This perhaps was true in the early to mid twentieth century.  Globalization – particularly in supply chains – has changed the equation.  With this concept in mind, I decided to wade into the market once again on the heels of a potentially looming trade war and the markets reeling on the news of the Gary Cohn resignation.  This time I nabbed my first Swedish company.

Volvo Group has made it into my portfolio.  Not the car division (which was sold to Ford and then to Geely) but the bus, truck and heavy equipment division.  This is probably a counter-intuitive decision which is why I’m presenting my thought process.  Barring an economic downturn, I see plenty of tailwinds for this company.

  • The Tax Cuts and Jobs Act provides for immediate expensing.  Truck fleets will be modernized with the pace probably accelerated.  Volvo trucks (plants in MD/VA) and the iconic Mack trucks (PA) can benefit as the current US tests for rules of origin are met.
  • NovaBus, built in New York, meets the “Buy America” requirements of this administration and also are “green” operating on CNG and qualify for federally funded procurement contracts.
  • Positioned to benefit from the Rebuilding Infrastructure in America program.  If enacted, the Construction Equipment group could benefit with new orders and parts requirements.  Based in Pennsylvania, other than its’ ultimate foreign ownership, this division meets the newly minted protectionist rhetoric espoused by this administration.
  • The Swedish krona has been deteriorating against the Euro (similar to the US dollar’s weakness).  Unlike the US, the cause has been the reticence of the Riksbank to strengthen the currency (boosting exports).  This, I believe, is a short-term event.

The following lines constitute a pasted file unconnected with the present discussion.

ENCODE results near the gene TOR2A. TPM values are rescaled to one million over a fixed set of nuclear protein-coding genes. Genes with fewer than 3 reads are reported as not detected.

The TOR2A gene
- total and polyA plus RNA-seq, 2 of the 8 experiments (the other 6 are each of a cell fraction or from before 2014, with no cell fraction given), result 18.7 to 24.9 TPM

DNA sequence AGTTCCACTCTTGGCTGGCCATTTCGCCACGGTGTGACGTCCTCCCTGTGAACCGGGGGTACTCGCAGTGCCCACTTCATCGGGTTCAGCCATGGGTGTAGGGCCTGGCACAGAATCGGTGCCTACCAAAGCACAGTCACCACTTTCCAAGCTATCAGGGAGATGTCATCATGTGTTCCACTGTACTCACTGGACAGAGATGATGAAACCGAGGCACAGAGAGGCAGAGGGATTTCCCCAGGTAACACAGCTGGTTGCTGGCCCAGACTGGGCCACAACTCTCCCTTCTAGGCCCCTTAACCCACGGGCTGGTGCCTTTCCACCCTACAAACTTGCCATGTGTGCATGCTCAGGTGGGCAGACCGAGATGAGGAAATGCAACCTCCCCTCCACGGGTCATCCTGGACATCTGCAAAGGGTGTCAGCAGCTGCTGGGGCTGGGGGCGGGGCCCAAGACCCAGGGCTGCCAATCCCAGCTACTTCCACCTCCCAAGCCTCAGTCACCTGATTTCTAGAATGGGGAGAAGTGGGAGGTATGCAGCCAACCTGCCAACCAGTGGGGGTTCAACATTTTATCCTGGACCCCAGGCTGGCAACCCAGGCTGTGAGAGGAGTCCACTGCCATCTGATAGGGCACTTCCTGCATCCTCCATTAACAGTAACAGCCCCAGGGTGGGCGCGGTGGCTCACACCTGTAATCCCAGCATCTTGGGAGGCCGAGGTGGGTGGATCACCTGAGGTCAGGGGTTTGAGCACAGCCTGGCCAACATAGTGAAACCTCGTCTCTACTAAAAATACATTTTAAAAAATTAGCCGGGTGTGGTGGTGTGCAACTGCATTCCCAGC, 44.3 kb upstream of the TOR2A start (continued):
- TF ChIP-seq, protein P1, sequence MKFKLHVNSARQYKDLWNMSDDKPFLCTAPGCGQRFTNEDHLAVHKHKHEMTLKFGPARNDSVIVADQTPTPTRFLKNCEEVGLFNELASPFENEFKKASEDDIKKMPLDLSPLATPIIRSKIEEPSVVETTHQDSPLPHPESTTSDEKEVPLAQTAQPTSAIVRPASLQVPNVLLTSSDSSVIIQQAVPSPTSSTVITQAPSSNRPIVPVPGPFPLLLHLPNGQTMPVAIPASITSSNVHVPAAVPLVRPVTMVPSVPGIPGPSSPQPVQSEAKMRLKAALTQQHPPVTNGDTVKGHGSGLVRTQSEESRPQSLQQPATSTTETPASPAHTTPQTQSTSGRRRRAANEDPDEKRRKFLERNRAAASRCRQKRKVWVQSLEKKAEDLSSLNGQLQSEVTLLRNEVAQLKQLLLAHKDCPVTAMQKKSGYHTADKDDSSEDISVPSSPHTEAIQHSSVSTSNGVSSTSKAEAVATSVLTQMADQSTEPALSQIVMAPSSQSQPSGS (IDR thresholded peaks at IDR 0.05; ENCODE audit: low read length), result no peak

• In the event tariffs trigger an all-out trade war, they could win orders from Caterpillar on the basis of their non-US ownership.

These are my reasons – not to mention they contribute roughly 13,000 jobs to the US economy.  The icing on the cake?  Getting in prior to the ex-div date nets me the annual dividend which – if approved at the AGM – is proposed to increase by 30.77% (local currency).

So much for thinking that after February’s market gyrations, March might be the beginning of a normalization process.  Well, there’s always April!

 

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2 thoughts on “Dividend Increases & a Buy

  1. SR, Many companies had to take one time write downs of their deferred tax assets at the end of 2017 to account for the changing tax law per generally accepted accounting principles. The deferred tax asset is worth less because of the lower tax rates in the future. It is a one time non cash charge to earnings that will be more than offset annually by higher cash flows from the lower tax rates. In other words, a one time non cash write down today for future higher cash flows due to the lower tax rates tomorrow. I’m not saying the tax cut is a panacea for companies and us owners who want higher dividends, it is a mixed bag just like for us individually as you say. I’m not sure, however, the comparison you draw is a fair one between real cash flows and non cash accounting adjustments. Respectfully submitted, Tom

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    • Point taken and appreciate the response. Following your reasoning, they are taking the earnings report medicine today for a reduced tax liability tomorrow (improving future profitability). Which is one item I failed to consider watching them following their two-step conversion (abnormally large write downs). In theory, barring covenants limiting dividend payments on a reported loss (which I’ll probably browse Edgar this weekend to review), perhaps I got a little ahead of myself on this one due to their March dividend yet to be declared.

      Thanks for the clarification.